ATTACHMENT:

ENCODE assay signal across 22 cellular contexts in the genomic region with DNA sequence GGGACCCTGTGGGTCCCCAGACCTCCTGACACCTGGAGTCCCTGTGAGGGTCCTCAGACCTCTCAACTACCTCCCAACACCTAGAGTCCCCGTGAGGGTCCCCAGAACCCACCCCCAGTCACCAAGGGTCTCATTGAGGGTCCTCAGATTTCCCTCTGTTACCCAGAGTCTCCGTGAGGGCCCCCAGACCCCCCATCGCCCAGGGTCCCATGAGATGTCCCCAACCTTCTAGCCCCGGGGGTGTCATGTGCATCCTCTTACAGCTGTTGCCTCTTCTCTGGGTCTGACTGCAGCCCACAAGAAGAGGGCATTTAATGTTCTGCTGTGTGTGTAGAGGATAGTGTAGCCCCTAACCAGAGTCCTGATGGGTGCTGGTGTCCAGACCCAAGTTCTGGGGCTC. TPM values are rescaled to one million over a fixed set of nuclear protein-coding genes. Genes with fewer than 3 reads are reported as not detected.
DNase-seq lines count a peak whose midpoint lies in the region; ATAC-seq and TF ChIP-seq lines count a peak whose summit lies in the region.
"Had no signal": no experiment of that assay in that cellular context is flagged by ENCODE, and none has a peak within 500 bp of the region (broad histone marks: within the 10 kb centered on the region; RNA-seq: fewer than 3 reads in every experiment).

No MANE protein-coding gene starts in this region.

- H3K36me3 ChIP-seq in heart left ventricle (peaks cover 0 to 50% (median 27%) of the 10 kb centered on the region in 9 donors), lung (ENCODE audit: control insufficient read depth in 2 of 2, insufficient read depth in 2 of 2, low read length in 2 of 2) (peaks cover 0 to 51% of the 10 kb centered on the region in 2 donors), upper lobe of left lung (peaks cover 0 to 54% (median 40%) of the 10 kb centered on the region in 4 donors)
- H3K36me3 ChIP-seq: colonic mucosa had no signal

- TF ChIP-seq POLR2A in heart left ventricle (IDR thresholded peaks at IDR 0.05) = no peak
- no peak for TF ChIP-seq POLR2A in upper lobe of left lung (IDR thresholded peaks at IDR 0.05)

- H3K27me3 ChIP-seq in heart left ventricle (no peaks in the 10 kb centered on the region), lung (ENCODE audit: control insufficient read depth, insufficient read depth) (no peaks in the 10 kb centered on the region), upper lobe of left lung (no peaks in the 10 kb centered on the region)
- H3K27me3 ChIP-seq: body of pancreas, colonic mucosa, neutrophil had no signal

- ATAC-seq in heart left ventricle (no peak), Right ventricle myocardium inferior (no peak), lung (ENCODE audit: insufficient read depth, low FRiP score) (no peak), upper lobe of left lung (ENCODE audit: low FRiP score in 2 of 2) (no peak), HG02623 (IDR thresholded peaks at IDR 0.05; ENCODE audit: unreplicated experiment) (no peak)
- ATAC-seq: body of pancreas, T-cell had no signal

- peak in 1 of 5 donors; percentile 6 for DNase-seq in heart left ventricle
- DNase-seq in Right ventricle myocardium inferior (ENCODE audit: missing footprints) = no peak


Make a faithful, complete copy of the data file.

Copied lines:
ENCODE assay signal across 22 cellular contexts in the genomic region with DNA sequence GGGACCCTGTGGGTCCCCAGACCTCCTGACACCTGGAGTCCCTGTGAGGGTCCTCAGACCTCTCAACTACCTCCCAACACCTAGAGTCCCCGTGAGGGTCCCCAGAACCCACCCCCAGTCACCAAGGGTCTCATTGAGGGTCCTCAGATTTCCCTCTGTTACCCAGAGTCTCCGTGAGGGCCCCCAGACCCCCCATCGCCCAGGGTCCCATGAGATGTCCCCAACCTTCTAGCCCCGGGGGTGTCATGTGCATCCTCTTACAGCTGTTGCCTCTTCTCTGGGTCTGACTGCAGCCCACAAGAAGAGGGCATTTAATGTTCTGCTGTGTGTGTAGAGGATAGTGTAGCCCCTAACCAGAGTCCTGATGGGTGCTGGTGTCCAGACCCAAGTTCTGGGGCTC. TPM values are rescaled to one million over a fixed set of nuclear protein-coding genes. Genes with fewer than 3 reads are reported as not detected.
DNase-seq lines count a peak whose midpoint lies in the region; ATAC-seq and TF ChIP-seq lines count a peak whose summit lies in the region.
"Had no signal": no experiment of that assay in that cellular context is flagged by ENCODE, and none has a peak within 500 bp of the region (broad histone marks: within the 10 kb centered on the region; RNA-seq: fewer than 3 reads in every experiment).

No MANE protein-coding gene starts in this region.

- H3K36me3 ChIP-seq in heart left ventricle (peaks cover 0 to 50% (median 27%) of the 10 kb centered on the region in 9 donors), lung (ENCODE audit: control insufficient read depth in 2 of 2, insufficient read depth in 2 of 2, low read length in 2 of 2) (peaks cover 0 to 51% of the 10 kb centered on the region in 2 donors), upper lobe of left lung (peaks cover 0 to 54% (median 40%) of the 10 kb centered on the region in 4 donors)
- H3K36me3 ChIP-seq: colonic mucosa had no signal

- TF ChIP-seq POLR2A in heart left ventricle (IDR thresholded peaks at IDR 0.05) = no peak
- no peak for TF ChIP-seq POLR2A in upper lobe of left lung (IDR thresholded peaks at IDR 0.05)

- H3K27me3 ChIP-seq in heart left ventricle (no peaks in the 10 kb centered on the region), lung (ENCODE audit: control insufficient read depth, insufficient read depth) (no peaks in the 10 kb centered on the region), upper lobe of left lung (no peaks in the 10 kb centered on the region)
- H3K27me3 ChIP-seq: body of pancreas, colonic mucosa, neutrophil had no signal

- ATAC-seq in heart left ventricle (no peak), Right ventricle myocardium inferior (no peak), lung (ENCODE audit: insufficient read depth, low FRiP score) (no peak), upper lobe of left lung (ENCODE audit: low FRiP score in 2 of 2) (no peak), HG02623 (IDR thresholded peaks at IDR 0.05; ENCODE audit: unreplicated experiment) (no peak)
- ATAC-seq: body of pancreas, T-cell had no signal

- peak in 1 of 5 donors; percentile 6 for DNase-seq in heart left ventricle
- DNase-seq in Right ventricle myocardium inferior (ENCODE audit: missing footprints) = no peak